VISIONS OF THE HINTERLAND. Peggy Kane's lifetime of art has taken her from classical to multi-media genres, from traditional study at the Art Students' League of New York to several commissions by the State of Delaware.
But these days, she pulls her inspiration from netherworlds--including the paranormal. "Myths, dreams, extraterrestrial gods and goddesses and environmental issues are the themes that captivate my interest," she says. "I am now researching and working on a series of paintings of gods and godesses from mythologies around the world, emphasizing their extraterrestrial origins...Hopefully, this will impart a greater understanding of our true history and our incredible future."
Kane's latest exhibit, Alien Ancestors...Gods, Goddesses and Powerful Beings From Elsewhere, opens today with a reception from noon to 1:30 p.m. in the Kaleidoscope Fine Arts Gallery at the Unitarian Universalist Congregation of Northwest Tucson, 3601 W. Cromwell Road. Regular gallery hours are 10:30 a.m. to 12:30 p.m. Monday, Wednesday and Friday, 10 a.m. to noon Sunday. For information, call 615-8625.
DARK FRONTIER. The only play to win a Pulitzer Prize before its New York opening, The Kentucky Cycle is a haunting exploration of the darker realities associated with the frontier myth that America offers unlimited land for personal gain, without regard for future generations.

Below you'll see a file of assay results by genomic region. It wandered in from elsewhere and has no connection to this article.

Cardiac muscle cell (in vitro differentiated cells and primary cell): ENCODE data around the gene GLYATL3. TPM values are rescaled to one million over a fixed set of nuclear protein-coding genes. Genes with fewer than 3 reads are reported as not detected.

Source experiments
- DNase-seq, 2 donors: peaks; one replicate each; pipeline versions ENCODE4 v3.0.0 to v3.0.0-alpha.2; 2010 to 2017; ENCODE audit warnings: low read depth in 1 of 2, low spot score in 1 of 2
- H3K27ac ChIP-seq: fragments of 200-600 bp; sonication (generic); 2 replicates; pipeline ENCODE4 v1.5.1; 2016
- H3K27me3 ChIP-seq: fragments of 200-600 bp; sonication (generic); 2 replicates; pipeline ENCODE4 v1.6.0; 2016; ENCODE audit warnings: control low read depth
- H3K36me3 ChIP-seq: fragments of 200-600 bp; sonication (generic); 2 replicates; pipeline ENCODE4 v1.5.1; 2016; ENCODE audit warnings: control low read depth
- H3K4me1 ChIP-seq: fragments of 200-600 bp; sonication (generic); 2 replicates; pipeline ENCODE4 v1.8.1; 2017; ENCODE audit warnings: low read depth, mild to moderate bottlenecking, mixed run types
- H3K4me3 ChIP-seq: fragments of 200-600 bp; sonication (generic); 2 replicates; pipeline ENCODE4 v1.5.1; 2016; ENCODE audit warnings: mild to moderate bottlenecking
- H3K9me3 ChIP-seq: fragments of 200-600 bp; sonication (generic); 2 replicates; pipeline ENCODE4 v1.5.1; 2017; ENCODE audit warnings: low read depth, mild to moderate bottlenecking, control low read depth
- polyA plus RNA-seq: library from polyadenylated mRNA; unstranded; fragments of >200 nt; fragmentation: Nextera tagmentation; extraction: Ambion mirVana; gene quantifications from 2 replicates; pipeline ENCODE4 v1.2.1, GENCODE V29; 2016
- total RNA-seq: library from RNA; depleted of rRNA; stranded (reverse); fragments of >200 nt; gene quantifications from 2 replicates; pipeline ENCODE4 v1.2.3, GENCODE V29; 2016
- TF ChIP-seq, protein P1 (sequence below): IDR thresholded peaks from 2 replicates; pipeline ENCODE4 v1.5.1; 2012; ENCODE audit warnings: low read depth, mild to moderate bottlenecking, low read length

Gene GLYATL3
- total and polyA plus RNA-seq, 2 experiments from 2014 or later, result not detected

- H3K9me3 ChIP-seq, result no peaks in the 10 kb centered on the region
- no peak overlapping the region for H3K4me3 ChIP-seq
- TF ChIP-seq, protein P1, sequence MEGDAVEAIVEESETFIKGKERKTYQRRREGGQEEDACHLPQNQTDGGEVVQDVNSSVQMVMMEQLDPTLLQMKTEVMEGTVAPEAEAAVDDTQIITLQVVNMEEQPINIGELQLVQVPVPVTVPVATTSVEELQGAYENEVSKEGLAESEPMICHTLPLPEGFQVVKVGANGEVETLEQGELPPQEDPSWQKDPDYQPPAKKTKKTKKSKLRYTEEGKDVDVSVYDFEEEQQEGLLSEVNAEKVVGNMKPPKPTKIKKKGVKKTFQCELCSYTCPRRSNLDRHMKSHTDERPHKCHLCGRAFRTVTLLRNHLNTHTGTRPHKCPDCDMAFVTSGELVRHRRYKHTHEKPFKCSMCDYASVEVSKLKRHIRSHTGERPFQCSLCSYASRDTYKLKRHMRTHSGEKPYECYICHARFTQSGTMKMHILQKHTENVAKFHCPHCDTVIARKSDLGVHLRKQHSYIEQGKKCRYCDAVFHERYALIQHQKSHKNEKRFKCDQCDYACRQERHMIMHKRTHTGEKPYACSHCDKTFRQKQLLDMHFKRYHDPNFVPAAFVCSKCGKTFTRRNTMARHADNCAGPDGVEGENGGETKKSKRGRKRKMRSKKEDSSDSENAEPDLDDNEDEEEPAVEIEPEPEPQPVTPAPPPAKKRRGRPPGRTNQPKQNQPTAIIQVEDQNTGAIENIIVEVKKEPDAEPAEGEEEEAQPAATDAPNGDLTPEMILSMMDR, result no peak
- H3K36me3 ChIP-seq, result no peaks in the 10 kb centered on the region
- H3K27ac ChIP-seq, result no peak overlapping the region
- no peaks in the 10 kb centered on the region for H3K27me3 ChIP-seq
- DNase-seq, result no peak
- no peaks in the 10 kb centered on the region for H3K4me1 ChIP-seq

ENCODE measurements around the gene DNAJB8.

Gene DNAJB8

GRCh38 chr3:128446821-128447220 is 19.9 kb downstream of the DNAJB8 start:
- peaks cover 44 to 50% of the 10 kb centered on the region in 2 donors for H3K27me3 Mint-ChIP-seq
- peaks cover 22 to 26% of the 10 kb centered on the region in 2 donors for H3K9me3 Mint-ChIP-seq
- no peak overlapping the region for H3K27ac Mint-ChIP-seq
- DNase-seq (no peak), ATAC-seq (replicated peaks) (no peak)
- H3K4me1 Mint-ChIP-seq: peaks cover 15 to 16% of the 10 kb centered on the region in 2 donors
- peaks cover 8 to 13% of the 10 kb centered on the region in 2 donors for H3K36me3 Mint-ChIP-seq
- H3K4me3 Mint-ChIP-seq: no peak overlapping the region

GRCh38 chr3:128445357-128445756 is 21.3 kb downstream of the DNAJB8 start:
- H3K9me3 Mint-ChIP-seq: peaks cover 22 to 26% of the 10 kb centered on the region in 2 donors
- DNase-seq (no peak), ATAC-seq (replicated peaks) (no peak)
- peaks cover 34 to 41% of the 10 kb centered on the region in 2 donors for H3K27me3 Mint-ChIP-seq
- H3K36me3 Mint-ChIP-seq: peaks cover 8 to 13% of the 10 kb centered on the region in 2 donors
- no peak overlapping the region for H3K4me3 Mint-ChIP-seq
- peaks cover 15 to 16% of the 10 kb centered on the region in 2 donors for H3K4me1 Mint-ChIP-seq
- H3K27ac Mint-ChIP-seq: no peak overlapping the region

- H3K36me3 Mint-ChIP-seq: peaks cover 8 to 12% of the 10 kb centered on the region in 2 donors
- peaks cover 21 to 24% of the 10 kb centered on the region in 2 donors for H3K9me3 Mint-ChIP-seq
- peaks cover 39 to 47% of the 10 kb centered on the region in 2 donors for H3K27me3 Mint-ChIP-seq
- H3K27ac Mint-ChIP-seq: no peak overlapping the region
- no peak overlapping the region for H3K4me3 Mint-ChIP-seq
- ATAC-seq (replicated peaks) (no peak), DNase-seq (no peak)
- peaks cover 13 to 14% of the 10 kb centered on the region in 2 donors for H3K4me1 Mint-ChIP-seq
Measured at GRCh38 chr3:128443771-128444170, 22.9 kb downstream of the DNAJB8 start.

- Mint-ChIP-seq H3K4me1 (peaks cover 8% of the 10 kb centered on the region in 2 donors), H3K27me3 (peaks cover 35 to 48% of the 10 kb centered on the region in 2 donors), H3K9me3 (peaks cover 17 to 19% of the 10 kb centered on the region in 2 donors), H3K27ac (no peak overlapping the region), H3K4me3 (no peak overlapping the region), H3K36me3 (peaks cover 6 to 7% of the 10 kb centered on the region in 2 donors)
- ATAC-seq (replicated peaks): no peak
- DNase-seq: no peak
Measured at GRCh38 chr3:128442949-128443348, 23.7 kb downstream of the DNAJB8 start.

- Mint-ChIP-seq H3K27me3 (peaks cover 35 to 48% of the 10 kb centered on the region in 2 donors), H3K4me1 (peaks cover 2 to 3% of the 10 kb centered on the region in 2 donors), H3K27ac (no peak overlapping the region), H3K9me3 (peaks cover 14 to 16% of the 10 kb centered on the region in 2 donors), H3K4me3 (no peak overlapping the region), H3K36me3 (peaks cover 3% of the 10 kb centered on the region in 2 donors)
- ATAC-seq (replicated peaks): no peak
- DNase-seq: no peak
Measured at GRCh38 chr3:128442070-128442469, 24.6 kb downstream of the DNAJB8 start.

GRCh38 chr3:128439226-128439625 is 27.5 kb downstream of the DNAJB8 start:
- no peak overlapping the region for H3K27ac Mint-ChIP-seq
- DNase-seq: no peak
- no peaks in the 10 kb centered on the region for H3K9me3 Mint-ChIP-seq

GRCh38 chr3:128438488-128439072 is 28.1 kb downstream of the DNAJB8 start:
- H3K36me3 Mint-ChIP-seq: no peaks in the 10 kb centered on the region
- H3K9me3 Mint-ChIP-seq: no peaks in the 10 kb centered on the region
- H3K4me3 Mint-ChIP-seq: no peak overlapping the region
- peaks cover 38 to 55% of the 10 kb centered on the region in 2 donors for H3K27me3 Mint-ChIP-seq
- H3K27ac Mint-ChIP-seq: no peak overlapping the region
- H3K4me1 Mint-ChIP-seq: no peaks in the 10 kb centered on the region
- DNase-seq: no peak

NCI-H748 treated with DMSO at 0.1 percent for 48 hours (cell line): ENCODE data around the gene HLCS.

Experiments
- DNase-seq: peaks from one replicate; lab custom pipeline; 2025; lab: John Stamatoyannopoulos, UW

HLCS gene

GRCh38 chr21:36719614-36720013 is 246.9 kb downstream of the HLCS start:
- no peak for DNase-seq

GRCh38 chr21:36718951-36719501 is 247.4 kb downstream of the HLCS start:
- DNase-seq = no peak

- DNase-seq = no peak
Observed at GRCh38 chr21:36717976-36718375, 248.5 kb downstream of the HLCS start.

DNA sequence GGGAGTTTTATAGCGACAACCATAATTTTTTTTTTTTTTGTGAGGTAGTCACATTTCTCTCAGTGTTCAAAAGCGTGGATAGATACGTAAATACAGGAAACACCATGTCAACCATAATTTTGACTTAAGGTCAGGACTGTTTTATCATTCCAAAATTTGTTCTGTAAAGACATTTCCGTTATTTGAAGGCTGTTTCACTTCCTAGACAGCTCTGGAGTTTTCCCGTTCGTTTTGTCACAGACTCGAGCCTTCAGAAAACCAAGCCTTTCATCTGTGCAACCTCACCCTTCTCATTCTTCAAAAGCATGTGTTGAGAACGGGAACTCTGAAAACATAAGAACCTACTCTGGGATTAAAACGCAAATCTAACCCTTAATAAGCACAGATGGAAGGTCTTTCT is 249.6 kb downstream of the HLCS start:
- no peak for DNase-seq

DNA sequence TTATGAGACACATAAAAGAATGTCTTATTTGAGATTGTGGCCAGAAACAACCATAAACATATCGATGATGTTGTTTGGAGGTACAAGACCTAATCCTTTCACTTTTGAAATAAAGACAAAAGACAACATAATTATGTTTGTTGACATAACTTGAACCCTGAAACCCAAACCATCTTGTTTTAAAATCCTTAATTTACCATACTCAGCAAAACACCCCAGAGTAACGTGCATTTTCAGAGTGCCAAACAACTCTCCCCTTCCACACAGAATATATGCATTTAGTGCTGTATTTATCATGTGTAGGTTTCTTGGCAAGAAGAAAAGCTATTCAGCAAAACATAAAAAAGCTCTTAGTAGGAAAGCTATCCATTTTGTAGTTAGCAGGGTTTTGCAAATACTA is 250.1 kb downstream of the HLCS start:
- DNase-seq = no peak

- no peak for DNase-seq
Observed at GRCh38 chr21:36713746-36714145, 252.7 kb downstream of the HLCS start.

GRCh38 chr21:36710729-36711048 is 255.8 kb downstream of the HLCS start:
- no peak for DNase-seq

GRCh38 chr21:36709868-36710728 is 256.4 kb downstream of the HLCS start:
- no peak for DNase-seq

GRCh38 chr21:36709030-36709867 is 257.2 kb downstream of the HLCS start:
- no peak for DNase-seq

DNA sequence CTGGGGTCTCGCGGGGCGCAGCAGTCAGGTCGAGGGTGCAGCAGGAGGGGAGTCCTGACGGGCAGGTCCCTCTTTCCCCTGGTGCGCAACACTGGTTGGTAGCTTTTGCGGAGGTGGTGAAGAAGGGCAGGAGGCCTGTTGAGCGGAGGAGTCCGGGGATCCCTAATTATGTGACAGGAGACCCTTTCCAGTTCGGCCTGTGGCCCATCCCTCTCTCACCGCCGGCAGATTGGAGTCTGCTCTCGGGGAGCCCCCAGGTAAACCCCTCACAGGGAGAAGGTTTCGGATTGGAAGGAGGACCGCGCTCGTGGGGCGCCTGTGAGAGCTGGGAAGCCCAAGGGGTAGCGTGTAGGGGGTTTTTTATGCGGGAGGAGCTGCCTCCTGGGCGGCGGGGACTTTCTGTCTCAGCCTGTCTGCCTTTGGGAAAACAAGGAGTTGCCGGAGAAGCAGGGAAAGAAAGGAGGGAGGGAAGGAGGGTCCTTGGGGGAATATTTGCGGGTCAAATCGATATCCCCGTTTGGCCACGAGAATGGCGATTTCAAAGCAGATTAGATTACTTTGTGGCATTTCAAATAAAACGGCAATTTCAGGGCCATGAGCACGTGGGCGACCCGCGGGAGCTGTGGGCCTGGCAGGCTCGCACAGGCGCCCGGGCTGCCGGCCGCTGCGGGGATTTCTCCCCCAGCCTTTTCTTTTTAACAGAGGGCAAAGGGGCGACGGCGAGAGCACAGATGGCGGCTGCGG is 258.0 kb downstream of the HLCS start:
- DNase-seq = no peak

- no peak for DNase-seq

Composed in the tradition of the Greek cycle plays and Shakespeare's history plays, this epic sprawls from 1775 to 1975, following the sagas of three fictional, blood-related Appalachian families over two centuries of war, blood feuds, land speculations and union battles in the coal-mining industry.
Performed in two parts in rotating repertory, Part One previews at 7:30 tonight, with evening and matinee performances continuing Wednesday">Wednesday through Saturday, through December 5.
All performances are in the UA Marroney Theater, located at the south end of the pedestrian underpass on Speedway east of Park Avenue. Tickets are $10, $8 for seniors and UA employees, $7 for students, and $5 for previews. Tickets must be purchased separately for each performance, and are available at the UA Fine Arts box office. Call 621-1162 for information.